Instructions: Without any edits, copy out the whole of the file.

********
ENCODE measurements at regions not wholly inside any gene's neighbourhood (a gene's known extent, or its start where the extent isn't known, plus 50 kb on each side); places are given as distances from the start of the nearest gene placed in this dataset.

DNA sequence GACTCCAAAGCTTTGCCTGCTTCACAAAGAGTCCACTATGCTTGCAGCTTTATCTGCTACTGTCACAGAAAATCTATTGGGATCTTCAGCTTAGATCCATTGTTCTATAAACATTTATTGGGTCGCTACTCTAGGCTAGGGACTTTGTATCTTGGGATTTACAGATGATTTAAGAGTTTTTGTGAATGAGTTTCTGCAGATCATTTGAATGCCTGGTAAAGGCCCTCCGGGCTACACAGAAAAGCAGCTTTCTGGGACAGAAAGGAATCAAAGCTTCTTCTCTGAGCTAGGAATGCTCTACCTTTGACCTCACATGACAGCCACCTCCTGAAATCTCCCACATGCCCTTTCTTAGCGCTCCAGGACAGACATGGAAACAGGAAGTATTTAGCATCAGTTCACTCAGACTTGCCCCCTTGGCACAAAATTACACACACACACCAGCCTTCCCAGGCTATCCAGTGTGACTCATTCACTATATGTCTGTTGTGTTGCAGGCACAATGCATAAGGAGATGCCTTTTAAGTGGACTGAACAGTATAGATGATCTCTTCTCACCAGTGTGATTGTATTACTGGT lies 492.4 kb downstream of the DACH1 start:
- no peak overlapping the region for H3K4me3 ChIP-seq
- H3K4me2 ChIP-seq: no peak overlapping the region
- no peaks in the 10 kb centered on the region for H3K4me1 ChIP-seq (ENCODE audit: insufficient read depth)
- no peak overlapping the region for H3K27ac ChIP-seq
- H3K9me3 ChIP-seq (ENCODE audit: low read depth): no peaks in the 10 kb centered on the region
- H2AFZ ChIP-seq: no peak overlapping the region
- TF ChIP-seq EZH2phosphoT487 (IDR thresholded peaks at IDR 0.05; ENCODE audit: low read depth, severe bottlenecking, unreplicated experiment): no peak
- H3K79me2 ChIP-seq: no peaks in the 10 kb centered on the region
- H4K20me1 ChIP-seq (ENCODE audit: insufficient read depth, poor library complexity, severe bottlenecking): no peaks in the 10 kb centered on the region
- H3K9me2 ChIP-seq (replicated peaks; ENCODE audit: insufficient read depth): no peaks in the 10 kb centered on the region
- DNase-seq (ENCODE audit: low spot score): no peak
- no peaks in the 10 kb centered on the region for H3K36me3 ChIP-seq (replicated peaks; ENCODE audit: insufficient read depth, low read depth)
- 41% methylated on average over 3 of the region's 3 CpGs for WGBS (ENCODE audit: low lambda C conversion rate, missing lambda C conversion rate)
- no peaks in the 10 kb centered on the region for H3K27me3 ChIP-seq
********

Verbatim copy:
ENCODE measurements at regions not wholly inside any gene's neighbourhood (a gene's known extent, or its start where the extent isn't known, plus 50 kb on each side); places are given as distances from the start of the nearest gene placed in this dataset.

DNA sequence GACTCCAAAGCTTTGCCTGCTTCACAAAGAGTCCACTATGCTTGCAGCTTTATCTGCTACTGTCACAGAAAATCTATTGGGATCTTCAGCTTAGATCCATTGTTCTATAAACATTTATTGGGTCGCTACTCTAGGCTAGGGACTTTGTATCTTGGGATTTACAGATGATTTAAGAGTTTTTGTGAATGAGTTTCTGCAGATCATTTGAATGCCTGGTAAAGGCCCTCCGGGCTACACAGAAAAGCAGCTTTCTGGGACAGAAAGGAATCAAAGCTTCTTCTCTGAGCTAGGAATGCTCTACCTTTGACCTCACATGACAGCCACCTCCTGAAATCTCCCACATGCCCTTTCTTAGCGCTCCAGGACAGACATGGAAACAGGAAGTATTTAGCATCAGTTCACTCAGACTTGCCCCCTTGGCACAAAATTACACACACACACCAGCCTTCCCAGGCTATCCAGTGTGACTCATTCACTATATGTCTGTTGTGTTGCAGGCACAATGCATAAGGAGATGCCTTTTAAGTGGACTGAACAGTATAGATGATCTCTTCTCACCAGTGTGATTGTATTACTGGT lies 492.4 kb downstream of the DACH1 start:
- no peak overlapping the region for H3K4me3 ChIP-seq
- H3K4me2 ChIP-seq: no peak overlapping the region
- no peaks in the 10 kb centered on the region for H3K4me1 ChIP-seq (ENCODE audit: insufficient read depth)
- no peak overlapping the region for H3K27ac ChIP-seq
- H3K9me3 ChIP-seq (ENCODE audit: low read depth): no peaks in the 10 kb centered on the region
- H2AFZ ChIP-seq: no peak overlapping the region
- TF ChIP-seq EZH2phosphoT487 (IDR thresholded peaks at IDR 0.05; ENCODE audit: low read depth, severe bottlenecking, unreplicated experiment): no peak
- H3K79me2 ChIP-seq: no peaks in the 10 kb centered on the region
- H4K20me1 ChIP-seq (ENCODE audit: insufficient read depth, poor library complexity, severe bottlenecking): no peaks in the 10 kb centered on the region
- H3K9me2 ChIP-seq (replicated peaks; ENCODE audit: insufficient read depth): no peaks in the 10 kb centered on the region
- DNase-seq (ENCODE audit: low spot score): no peak
- no peaks in the 10 kb centered on the region for H3K36me3 ChIP-seq (replicated peaks; ENCODE audit: insufficient read depth, low read depth)
- 41% methylated on average over 3 of the region's 3 CpGs for WGBS (ENCODE audit: low lambda C conversion rate, missing lambda C conversion rate)
- no peaks in the 10 kb centered on the region for H3K27me3 ChIP-seq